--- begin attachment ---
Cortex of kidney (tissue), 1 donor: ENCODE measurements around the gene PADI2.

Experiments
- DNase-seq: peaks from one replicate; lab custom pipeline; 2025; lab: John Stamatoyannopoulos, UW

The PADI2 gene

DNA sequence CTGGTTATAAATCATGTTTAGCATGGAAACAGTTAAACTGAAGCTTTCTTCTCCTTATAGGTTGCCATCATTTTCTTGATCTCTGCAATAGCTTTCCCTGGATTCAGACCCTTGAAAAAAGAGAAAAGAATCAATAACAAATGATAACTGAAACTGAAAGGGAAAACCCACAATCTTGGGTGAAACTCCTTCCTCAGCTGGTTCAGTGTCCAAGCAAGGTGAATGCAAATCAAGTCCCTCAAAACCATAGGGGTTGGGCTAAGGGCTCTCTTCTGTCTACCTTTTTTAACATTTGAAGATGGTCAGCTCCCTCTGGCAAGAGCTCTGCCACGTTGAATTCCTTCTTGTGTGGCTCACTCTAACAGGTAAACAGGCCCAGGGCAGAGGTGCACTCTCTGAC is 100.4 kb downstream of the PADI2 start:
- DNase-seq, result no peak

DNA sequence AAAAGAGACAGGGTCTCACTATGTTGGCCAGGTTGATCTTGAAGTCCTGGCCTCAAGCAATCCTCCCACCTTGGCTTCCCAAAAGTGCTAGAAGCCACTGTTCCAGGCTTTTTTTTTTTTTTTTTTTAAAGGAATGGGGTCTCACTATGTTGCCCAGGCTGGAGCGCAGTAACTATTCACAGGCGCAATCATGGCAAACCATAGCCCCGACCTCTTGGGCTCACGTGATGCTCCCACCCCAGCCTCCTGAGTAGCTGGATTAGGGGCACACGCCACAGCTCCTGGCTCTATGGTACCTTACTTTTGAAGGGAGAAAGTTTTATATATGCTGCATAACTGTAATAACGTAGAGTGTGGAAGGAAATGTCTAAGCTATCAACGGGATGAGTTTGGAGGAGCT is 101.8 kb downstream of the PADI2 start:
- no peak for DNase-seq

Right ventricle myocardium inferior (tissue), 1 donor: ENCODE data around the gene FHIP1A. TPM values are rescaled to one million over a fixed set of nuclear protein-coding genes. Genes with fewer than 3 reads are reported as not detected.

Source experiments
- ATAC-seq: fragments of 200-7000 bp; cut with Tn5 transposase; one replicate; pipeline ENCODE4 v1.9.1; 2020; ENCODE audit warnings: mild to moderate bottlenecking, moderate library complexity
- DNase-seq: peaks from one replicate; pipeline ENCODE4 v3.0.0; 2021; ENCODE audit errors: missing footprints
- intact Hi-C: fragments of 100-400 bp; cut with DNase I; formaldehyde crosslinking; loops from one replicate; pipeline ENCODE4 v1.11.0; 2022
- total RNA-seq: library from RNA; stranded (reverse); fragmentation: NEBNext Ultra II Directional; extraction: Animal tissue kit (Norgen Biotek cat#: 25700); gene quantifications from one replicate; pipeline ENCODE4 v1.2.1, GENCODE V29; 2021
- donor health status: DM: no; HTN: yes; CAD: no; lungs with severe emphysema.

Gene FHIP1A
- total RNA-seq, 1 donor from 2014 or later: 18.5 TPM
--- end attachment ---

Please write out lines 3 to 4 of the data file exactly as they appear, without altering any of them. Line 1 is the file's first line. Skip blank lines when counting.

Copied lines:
- DNase-seq: peaks from one replicate; lab custom pipeline; 2025; lab: John Stamatoyannopoulos, UW

The PADI2 gene